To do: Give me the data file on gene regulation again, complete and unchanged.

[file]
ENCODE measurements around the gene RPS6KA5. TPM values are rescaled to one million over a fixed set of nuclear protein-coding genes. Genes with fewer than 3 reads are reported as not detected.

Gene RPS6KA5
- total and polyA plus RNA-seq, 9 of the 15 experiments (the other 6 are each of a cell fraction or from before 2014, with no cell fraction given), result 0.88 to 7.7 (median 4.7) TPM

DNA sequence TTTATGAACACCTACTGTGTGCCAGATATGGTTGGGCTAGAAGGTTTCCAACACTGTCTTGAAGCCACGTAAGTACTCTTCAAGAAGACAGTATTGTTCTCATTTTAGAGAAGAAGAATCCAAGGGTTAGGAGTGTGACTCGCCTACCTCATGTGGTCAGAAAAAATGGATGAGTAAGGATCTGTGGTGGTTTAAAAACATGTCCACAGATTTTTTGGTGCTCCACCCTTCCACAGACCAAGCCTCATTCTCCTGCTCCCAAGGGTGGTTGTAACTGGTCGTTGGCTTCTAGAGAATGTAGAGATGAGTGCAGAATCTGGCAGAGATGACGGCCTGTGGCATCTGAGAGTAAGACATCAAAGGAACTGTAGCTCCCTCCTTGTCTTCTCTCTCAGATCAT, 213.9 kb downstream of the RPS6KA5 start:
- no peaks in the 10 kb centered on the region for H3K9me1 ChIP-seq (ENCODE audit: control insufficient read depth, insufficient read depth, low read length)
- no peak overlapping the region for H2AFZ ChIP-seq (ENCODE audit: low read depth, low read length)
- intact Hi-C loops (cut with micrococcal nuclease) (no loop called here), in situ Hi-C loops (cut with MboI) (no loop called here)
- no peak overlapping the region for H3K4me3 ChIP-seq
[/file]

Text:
ENCODE measurements around the gene RPS6KA5. TPM values are rescaled to one million over a fixed set of nuclear protein-coding genes. Genes with fewer than 3 reads are reported as not detected.

Gene RPS6KA5
- total and polyA plus RNA-seq, 9 of the 15 experiments (the other 6 are each of a cell fraction or from before 2014, with no cell fraction given), result 0.88 to 7.7 (median 4.7) TPM

DNA sequence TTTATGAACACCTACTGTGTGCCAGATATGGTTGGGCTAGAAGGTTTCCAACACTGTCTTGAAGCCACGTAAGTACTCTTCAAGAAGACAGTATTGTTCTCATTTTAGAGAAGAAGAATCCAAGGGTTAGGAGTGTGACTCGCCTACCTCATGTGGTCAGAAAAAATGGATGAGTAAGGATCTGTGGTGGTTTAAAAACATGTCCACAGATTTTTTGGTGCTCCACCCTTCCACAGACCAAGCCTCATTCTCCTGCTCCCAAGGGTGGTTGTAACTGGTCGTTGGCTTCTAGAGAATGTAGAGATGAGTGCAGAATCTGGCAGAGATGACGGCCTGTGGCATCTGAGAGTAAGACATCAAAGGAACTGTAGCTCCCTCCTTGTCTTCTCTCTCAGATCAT, 213.9 kb downstream of the RPS6KA5 start:
- no peaks in the 10 kb centered on the region for H3K9me1 ChIP-seq (ENCODE audit: control insufficient read depth, insufficient read depth, low read length)
- no peak overlapping the region for H2AFZ ChIP-seq (ENCODE audit: low read depth, low read length)
- intact Hi-C loops (cut with micrococcal nuclease) (no loop called here), in situ Hi-C loops (cut with MboI) (no loop called here)
- no peak overlapping the region for H3K4me3 ChIP-seq